Word Of Mouth Marketing Isn't Effective If Your Product Sucks

from the just-saying... dept

Way too many people seem to think that “word of mouth marketing” is about getting others to spread your marketing message. That is, they think it’s about putting words into the mouths of others. But that’s not true at all. Real word of mouth marketing is about building a great product, and then letting your customers pass on the news however they see fit. If there’s anything to do on the “marketing” side, it’s merely to enable the tools for your biggest fans to spread the word, and then get the hell out of the way. However, it appears many marketers still don’t understand this concept.

Reader Aaron deOliveira writes in to point out a story about Hollywood studios apparently giving up on word of mouth marketing campaigns targeted at “faith-based” audiences promoting certain messages that the studios hoped would resonate with folks who are religious. In the article, they toss up all sorts of reasons why such campaigns haven’t done all that well, but deOliveira points to a blog post by Ben McConnell where he makes a different assertion: perhaps all those word of mouth campaigns failed because the movies just weren’t that good. It’s just that the studios are so sure of their product that they never even noticed it. So, once again, it goes back to this: word of mouth marketing is never going to make a lick of difference if your product sucks. Rather than focusing on such things, concentrate on making a good product first — and then worry about the marketing campaign. And if the campaign fails — recognize that maybe it’s got something to do with the product.

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Comments on “Word Of Mouth Marketing Isn't Effective If Your Product Sucks”

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Chronno S. Trigger says:


I was going to put this little anecdote in the advertisement article recently posted but it seems to fit better here.

The only reason I own “I am Legend” on HD-DVD (yes I know) is because of proper word of mouth. I saw the trailer for it and I thought it was just another serious movie, like “The Pursuit of Happyness”. I never would have seen it if it wasn’t for my manager telling me what the real story line was.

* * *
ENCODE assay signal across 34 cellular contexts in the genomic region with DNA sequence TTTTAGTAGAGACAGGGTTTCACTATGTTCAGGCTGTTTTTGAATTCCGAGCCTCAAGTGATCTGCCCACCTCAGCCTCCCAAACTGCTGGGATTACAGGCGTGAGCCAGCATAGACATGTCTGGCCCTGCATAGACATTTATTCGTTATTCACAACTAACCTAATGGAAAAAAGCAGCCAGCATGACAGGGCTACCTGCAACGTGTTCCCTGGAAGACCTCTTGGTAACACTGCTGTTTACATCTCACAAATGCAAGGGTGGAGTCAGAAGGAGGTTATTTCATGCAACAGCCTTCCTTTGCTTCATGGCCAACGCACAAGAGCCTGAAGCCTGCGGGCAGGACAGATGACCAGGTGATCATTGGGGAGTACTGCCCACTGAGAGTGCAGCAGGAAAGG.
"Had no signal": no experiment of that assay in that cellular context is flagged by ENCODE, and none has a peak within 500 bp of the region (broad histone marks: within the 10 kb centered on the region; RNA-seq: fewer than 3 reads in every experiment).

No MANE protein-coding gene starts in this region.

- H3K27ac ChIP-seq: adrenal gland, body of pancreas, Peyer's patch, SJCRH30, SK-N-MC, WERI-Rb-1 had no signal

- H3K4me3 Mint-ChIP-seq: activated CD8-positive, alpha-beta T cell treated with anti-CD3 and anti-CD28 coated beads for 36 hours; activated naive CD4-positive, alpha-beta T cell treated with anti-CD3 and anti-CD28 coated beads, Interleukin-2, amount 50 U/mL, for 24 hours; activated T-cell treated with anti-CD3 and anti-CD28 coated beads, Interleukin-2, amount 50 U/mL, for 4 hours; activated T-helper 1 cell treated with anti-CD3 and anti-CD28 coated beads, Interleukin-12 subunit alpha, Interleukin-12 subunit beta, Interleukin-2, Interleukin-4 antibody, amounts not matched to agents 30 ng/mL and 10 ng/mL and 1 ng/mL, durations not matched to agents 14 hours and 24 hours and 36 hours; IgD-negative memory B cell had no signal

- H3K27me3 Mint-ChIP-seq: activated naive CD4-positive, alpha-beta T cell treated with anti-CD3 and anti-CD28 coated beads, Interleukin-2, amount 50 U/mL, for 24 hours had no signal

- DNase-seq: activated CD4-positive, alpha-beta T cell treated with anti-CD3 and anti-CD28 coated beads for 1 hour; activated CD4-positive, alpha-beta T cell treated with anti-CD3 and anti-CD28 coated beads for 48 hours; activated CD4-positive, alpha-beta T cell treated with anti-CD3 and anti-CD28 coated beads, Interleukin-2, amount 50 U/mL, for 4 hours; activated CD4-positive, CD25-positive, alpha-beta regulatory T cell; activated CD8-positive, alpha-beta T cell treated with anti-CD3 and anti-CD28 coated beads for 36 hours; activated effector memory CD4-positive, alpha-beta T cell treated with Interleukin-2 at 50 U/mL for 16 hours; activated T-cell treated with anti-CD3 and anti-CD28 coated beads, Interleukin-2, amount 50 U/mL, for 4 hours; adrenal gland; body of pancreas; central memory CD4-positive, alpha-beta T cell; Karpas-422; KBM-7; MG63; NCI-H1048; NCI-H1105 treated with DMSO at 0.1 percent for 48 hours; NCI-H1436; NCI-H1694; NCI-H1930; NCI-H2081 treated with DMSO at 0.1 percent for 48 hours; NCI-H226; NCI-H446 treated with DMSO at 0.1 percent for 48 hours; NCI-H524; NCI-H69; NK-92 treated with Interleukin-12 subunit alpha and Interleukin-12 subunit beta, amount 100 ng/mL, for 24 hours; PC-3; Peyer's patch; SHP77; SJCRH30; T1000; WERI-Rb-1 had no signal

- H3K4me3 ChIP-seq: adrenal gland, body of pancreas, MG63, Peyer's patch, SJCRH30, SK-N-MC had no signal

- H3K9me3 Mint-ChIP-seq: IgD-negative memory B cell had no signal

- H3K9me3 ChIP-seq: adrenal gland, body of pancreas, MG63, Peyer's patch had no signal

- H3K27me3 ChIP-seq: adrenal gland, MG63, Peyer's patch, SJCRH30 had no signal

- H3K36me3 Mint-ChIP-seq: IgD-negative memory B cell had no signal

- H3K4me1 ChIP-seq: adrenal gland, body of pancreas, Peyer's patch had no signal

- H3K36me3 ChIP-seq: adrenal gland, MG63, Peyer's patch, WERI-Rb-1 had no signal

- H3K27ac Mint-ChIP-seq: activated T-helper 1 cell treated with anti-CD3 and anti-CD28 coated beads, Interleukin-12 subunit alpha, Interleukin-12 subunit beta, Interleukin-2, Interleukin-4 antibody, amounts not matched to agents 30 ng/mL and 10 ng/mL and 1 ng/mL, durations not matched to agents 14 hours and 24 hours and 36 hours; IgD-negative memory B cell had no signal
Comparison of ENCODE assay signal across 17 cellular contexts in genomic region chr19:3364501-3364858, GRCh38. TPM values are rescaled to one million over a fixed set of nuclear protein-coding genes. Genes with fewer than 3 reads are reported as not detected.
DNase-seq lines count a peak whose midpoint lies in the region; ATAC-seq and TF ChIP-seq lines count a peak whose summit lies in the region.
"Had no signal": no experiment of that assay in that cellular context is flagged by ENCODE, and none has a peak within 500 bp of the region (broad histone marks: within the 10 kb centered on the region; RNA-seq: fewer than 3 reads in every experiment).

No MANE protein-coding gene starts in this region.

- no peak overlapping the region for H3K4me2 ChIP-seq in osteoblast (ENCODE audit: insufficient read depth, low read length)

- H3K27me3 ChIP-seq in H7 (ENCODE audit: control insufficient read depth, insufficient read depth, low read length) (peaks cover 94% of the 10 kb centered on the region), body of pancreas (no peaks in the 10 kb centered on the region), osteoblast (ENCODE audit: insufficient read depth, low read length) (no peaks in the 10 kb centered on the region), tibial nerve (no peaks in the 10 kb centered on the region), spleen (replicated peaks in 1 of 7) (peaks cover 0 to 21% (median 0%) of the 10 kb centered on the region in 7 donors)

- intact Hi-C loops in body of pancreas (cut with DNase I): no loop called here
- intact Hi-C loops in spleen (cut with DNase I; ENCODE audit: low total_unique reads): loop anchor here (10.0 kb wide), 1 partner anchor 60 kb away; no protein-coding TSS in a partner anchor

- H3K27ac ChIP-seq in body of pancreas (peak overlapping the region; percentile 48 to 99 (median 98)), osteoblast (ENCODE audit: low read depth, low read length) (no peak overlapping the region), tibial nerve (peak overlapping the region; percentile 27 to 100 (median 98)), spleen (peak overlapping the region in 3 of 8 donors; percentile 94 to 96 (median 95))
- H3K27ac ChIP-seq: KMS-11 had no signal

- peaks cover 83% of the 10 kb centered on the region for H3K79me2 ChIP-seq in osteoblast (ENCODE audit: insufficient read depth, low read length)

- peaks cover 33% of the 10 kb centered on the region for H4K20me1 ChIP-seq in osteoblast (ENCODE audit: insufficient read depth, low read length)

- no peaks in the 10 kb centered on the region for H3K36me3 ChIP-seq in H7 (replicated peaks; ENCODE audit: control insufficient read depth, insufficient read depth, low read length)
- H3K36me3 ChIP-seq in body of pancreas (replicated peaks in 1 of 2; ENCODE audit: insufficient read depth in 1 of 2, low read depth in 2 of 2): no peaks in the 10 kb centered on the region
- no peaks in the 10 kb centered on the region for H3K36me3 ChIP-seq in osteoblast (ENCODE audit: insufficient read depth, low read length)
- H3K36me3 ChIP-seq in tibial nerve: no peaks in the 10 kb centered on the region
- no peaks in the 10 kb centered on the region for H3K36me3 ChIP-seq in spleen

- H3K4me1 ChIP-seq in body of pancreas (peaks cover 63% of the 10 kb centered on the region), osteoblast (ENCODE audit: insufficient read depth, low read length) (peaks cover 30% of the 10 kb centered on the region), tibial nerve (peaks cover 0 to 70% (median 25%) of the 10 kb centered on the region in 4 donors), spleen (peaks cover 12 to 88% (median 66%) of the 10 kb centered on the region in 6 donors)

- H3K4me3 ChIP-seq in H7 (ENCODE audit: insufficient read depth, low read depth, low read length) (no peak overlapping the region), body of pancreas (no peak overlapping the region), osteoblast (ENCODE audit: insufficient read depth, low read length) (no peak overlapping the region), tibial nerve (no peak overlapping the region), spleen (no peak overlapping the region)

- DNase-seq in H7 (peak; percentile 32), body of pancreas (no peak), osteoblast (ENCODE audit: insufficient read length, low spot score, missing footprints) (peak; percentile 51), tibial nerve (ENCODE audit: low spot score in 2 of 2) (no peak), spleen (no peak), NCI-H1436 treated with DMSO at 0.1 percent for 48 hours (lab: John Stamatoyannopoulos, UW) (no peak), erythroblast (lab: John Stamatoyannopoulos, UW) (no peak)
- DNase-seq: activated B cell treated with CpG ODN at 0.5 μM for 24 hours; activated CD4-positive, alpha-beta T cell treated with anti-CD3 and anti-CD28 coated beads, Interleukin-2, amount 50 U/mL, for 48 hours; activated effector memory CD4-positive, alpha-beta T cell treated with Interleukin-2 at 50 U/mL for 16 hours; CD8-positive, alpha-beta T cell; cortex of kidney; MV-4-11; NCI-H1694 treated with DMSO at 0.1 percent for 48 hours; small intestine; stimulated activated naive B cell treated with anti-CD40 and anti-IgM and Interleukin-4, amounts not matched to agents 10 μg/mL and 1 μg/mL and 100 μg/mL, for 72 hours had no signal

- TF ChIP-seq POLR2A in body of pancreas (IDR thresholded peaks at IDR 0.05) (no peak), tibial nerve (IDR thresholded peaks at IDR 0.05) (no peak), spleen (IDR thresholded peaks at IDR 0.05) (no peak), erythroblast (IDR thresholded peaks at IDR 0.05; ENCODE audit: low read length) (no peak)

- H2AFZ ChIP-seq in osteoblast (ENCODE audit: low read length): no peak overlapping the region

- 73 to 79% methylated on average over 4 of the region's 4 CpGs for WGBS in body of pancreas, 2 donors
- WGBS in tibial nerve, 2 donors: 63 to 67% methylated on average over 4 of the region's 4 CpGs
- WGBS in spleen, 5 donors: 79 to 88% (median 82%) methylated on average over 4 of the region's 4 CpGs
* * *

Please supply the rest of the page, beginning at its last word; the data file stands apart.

The exact opposite could be said. In the past I have passed on quite a few movies whose trailers looked good but people I knew said it sucked.

chris (profile) says:

word of mouth works in all cases

it just may not work the way you want it to.

if your product or service is great, it works to your advantage as people spread the word that it’s great.

if your product sucks, it works to your disadvantage as people spread the word that your product is junk or that you company is a bunch of thieves.

in either case, it worked, and people got the message.

Matt says:

its not just word of mouth, it's all marketing

You’re dead on, but this is representative of all marketing

This is why MS lobbies so hard and pushes so much marketing, why open source barely has to advertise at all, etc.

The better you are, the more quality and long-term you seek to improve a company, the less word of mouth is actually necessary….people can continually find referrals to increase business and only minimally have to put in effort to continually increase a customer base if a product/offering is good, in any business.

AKA the reputation precedes itself.

Pro says:

Re: its not just word of mouth, it's all marketing

Except that MS actually DOES create top notch products – This is what people tend to misundersand… I’ve been in software for 20 years now and can tell you that everyone else’s products pretty much suck. The idea that MS sucks, is actually word of badmouth marketing, by everyone else who isn’t smart enough to compete.

John Wilson (profile) says: